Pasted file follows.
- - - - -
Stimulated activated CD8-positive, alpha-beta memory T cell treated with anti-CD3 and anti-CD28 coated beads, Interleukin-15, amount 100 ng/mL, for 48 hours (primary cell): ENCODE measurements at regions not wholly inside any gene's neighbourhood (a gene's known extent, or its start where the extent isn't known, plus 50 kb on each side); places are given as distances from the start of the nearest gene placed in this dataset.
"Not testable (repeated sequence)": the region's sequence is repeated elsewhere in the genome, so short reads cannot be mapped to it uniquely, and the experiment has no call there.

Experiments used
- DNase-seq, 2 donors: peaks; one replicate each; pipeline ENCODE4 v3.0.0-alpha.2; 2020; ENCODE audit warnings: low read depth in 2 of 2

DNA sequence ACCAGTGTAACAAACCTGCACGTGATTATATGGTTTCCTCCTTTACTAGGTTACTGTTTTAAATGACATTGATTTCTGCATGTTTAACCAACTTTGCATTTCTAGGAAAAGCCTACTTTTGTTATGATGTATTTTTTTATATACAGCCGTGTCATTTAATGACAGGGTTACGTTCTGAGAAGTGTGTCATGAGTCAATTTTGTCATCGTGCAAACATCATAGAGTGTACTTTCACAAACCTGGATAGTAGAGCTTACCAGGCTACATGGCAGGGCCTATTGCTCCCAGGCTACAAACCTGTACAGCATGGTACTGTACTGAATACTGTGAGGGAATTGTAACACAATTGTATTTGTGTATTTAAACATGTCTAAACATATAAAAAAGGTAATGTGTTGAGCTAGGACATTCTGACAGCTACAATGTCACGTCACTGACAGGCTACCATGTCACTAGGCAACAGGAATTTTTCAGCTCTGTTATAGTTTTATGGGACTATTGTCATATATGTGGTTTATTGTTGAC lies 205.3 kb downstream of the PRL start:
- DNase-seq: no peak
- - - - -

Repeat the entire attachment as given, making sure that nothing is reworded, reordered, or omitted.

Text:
Stimulated activated CD8-positive, alpha-beta memory T cell treated with anti-CD3 and anti-CD28 coated beads, Interleukin-15, amount 100 ng/mL, for 48 hours (primary cell): ENCODE measurements at regions not wholly inside any gene's neighbourhood (a gene's known extent, or its start where the extent isn't known, plus 50 kb on each side); places are given as distances from the start of the nearest gene placed in this dataset.
"Not testable (repeated sequence)": the region's sequence is repeated elsewhere in the genome, so short reads cannot be mapped to it uniquely, and the experiment has no call there.

Experiments used
- DNase-seq, 2 donors: peaks; one replicate each; pipeline ENCODE4 v3.0.0-alpha.2; 2020; ENCODE audit warnings: low read depth in 2 of 2

DNA sequence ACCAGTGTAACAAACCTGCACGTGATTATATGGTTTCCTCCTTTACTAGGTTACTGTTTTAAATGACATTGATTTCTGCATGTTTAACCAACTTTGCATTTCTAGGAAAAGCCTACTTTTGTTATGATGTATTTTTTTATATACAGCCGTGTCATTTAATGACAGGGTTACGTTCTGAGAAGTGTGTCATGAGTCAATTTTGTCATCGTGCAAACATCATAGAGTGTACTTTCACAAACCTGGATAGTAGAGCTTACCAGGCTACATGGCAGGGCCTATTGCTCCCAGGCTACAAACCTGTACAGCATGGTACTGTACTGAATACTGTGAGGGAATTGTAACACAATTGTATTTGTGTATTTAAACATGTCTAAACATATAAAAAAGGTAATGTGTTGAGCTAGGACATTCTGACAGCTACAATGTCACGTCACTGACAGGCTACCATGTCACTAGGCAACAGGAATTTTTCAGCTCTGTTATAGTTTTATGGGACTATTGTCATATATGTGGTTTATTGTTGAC lies 205.3 kb downstream of the PRL start:
- DNase-seq: no peak